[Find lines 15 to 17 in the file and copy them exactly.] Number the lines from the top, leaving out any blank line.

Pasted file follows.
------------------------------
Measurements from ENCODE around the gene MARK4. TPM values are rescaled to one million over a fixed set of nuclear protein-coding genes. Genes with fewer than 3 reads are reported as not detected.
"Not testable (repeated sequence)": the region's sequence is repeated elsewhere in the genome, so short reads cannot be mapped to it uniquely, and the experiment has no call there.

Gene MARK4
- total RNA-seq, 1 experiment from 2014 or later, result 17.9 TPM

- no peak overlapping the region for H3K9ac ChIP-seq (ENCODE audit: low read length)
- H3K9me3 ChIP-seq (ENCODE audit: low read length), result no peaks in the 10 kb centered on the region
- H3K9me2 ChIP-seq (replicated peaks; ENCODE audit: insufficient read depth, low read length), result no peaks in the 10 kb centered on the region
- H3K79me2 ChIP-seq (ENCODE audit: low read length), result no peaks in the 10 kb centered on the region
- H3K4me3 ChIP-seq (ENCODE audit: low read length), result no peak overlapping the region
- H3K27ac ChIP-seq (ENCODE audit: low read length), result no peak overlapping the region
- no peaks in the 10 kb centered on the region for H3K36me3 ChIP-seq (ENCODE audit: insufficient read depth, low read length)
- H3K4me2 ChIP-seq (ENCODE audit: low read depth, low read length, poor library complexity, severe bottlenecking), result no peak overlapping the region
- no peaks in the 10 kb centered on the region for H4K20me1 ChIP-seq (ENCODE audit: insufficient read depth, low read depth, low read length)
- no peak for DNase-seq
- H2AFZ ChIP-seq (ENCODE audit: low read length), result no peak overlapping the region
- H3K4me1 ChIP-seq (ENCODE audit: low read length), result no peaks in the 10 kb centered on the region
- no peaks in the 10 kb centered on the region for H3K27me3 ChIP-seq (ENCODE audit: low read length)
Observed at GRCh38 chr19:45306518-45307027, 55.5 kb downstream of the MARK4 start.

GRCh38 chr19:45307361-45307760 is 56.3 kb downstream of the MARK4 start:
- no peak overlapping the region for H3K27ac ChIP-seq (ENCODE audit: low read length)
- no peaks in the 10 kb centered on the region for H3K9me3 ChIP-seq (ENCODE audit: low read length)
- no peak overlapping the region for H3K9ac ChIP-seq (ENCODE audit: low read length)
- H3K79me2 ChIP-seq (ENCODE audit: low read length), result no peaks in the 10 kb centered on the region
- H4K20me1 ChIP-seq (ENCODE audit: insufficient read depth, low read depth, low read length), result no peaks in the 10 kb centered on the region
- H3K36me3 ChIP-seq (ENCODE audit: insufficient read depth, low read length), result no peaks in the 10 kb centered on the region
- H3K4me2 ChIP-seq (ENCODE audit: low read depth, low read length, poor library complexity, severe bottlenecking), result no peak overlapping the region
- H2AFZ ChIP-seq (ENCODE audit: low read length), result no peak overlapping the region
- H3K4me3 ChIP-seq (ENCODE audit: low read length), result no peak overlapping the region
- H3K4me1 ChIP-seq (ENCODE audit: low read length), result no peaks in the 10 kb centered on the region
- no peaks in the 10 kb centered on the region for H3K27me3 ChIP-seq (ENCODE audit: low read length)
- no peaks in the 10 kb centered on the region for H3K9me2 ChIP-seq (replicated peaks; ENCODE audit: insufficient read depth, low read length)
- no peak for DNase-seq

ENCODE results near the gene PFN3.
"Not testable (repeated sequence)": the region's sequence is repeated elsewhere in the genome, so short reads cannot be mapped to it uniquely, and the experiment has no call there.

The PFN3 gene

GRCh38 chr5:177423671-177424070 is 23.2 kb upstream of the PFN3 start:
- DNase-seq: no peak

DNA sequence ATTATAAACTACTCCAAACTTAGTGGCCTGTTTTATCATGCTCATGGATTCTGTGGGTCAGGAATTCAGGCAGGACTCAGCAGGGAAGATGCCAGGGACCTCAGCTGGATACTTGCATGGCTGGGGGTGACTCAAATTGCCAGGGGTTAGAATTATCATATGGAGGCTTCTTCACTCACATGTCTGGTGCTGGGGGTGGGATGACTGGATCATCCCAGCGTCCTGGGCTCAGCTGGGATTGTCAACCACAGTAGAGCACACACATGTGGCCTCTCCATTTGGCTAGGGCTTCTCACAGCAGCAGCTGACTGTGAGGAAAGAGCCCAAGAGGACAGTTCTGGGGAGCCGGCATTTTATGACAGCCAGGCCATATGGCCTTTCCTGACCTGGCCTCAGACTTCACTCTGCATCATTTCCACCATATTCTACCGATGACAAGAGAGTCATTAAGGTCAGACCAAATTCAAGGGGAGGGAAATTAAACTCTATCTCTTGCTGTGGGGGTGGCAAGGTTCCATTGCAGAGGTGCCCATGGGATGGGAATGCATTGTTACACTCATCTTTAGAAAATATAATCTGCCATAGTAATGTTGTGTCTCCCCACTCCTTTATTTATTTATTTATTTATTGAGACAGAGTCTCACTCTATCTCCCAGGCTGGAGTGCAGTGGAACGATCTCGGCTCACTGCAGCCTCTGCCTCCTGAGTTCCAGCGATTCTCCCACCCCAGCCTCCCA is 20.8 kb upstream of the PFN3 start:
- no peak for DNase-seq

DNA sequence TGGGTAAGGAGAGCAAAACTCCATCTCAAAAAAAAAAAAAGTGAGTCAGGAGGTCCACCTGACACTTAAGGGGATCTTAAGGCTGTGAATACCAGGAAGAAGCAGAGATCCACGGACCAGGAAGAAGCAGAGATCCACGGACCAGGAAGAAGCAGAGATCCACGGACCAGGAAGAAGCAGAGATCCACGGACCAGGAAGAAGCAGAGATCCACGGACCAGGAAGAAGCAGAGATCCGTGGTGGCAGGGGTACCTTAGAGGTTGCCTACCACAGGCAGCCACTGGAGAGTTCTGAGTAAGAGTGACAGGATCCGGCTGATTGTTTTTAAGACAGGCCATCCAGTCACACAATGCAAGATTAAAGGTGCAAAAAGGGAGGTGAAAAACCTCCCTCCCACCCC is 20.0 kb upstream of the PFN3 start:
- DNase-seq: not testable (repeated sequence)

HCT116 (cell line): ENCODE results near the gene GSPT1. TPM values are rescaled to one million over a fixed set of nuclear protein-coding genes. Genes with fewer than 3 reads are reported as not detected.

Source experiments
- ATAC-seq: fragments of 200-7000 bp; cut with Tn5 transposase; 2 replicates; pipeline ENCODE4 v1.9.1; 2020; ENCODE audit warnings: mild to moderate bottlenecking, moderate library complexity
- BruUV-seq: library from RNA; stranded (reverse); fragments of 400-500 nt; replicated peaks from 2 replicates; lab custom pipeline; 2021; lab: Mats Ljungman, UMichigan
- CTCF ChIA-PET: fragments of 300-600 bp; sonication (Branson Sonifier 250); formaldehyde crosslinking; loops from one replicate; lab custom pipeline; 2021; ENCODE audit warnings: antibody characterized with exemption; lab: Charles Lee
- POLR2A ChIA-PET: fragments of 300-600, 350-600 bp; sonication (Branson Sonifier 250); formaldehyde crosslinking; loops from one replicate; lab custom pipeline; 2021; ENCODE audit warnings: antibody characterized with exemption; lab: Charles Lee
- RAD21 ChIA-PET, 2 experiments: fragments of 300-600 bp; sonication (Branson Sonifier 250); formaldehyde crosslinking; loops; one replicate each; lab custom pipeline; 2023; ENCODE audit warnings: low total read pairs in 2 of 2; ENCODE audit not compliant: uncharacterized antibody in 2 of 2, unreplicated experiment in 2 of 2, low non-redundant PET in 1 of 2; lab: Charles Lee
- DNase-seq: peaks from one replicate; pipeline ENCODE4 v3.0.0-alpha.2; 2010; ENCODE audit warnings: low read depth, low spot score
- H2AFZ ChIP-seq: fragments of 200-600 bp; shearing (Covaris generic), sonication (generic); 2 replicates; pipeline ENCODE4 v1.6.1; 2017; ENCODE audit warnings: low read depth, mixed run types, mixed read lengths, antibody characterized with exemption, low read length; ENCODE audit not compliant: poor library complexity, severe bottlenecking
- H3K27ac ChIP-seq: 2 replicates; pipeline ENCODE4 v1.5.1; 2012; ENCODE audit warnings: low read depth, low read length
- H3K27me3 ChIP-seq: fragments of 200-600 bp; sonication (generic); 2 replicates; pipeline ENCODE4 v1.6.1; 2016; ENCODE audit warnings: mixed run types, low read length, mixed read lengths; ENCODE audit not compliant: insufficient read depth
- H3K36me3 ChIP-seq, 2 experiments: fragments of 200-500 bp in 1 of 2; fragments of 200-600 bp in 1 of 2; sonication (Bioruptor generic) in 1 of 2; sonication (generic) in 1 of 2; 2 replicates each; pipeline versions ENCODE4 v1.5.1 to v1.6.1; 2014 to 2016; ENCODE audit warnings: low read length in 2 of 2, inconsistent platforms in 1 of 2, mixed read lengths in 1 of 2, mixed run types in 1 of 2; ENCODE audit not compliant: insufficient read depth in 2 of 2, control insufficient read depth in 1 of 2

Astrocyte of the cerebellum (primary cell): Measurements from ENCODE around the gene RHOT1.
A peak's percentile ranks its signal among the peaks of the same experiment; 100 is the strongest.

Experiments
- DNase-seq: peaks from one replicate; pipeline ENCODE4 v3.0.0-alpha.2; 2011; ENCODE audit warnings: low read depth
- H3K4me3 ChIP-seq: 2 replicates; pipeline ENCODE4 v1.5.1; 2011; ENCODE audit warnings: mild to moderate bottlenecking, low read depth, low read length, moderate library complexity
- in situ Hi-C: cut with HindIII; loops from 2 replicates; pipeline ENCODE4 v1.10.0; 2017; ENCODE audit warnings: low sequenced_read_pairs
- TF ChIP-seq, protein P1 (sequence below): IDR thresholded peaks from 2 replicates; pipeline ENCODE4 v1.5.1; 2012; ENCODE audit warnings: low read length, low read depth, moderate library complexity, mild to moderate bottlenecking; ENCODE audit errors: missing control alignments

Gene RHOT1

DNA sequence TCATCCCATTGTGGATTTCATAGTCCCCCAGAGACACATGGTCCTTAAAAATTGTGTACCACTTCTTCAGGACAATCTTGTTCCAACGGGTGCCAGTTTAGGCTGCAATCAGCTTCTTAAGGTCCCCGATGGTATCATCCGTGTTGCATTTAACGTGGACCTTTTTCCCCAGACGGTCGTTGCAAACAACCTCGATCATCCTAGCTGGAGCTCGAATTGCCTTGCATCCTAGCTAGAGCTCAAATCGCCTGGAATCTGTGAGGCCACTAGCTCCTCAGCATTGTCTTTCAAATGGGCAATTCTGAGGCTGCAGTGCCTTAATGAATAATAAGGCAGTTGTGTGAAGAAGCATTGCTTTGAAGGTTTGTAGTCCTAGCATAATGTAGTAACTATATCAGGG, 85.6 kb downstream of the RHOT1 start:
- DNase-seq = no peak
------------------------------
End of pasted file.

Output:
- H2AFZ ChIP-seq (ENCODE audit: low read length), result no peak overlapping the region
- H3K4me1 ChIP-seq (ENCODE audit: low read length), result no peaks in the 10 kb centered on the region
- no peaks in the 10 kb centered on the region for H3K27me3 ChIP-seq (ENCODE audit: low read length)